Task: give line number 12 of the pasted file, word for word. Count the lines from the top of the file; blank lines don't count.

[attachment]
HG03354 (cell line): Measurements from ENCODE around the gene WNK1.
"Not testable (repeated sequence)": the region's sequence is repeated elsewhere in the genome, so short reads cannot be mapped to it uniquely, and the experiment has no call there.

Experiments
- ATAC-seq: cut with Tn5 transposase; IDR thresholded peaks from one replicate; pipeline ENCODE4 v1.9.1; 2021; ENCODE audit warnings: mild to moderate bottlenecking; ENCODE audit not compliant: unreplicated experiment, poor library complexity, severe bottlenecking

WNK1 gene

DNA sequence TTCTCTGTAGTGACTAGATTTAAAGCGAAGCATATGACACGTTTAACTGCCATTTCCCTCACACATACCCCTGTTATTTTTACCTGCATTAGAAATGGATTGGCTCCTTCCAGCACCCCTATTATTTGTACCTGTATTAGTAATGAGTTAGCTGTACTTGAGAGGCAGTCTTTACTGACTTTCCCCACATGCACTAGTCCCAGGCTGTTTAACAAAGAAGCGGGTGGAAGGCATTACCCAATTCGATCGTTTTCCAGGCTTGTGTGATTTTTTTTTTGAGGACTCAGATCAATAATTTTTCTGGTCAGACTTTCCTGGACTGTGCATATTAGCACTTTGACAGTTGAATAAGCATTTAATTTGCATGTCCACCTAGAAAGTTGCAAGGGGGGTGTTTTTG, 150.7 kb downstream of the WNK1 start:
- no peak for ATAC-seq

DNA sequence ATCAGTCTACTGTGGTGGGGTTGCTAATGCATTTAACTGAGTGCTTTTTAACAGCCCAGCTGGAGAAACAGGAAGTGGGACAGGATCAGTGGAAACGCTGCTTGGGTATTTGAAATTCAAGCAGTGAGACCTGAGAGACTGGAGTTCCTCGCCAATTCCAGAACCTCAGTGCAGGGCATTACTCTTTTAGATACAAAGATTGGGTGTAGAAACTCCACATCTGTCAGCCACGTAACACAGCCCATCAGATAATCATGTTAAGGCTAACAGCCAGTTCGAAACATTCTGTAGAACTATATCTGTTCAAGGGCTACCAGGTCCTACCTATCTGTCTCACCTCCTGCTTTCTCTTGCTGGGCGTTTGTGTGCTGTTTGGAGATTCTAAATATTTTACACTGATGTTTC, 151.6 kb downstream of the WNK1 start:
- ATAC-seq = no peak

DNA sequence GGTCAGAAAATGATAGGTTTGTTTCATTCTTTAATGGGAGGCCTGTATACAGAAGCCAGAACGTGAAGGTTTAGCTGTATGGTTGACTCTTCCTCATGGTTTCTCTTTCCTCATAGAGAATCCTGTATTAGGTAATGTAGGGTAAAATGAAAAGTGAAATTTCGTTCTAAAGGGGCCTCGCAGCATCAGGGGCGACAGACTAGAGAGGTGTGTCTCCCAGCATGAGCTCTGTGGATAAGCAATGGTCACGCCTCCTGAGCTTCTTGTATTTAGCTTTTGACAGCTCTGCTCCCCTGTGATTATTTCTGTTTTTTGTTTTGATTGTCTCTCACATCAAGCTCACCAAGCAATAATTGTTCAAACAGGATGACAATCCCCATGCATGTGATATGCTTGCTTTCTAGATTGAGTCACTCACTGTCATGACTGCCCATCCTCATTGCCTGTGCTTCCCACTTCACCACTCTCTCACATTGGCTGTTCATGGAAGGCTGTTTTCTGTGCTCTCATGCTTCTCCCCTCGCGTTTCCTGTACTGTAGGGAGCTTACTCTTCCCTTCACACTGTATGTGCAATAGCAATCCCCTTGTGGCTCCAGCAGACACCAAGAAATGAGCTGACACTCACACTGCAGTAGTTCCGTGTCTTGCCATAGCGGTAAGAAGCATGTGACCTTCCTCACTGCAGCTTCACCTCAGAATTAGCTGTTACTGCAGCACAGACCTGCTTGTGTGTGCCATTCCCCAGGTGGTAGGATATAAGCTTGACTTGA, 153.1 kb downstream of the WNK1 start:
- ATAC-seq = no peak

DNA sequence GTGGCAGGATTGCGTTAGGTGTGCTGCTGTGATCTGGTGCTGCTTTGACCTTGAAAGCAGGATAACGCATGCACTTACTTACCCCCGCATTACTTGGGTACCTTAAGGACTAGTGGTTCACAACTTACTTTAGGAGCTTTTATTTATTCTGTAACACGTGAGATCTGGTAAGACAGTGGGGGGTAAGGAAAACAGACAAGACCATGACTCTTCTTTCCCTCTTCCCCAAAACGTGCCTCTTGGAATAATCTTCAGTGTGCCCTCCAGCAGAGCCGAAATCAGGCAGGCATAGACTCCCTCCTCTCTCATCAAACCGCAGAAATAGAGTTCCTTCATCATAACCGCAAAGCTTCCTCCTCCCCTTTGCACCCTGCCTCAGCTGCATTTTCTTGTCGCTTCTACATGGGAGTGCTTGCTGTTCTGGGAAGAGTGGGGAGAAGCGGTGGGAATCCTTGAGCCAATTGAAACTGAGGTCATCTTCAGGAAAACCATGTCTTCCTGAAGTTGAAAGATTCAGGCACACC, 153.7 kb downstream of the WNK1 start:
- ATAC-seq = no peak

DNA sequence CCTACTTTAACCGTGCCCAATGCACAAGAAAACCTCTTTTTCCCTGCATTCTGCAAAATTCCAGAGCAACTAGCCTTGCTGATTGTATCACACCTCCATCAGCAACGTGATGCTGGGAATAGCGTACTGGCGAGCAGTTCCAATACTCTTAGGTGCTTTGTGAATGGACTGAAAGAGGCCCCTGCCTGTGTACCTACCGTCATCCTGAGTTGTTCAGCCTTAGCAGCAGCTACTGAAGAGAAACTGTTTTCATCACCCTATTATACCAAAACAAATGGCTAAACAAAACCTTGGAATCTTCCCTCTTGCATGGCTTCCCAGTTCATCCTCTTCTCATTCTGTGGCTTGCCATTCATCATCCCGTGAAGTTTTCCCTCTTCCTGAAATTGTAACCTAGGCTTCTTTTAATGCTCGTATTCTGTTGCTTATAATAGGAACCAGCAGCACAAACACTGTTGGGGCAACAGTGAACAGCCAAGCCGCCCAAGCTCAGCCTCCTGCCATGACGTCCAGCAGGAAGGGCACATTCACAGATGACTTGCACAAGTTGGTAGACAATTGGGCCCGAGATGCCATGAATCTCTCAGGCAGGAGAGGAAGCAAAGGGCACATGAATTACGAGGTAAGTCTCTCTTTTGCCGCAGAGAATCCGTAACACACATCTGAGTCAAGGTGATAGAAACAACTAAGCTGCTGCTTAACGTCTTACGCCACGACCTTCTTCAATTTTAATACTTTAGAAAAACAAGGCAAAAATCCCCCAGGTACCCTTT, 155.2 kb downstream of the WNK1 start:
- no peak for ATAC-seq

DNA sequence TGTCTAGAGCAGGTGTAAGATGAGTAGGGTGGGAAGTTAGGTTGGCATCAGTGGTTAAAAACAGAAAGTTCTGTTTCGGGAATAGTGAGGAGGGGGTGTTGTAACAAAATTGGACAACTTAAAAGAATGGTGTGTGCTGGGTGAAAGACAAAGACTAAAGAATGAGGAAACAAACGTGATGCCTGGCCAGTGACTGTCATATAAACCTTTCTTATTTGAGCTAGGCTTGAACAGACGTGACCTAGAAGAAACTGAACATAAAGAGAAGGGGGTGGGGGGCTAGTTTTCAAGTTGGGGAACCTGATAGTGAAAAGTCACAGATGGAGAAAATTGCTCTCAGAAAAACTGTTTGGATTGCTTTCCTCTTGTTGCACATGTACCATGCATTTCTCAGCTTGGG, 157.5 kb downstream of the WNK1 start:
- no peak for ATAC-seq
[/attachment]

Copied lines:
DNA sequence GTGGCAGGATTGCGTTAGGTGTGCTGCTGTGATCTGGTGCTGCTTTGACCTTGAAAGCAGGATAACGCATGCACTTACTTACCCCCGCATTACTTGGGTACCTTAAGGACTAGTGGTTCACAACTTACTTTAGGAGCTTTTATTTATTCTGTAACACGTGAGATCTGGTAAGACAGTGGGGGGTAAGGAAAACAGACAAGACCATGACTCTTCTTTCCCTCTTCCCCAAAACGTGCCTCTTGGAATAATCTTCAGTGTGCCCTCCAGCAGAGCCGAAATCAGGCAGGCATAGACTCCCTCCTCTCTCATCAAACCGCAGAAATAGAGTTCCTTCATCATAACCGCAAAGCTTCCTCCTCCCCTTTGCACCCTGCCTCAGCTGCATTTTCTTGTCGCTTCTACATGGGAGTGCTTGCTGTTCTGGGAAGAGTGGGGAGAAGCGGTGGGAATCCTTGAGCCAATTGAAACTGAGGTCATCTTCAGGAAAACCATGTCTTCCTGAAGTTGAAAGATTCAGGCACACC, 153.7 kb downstream of the WNK1 start: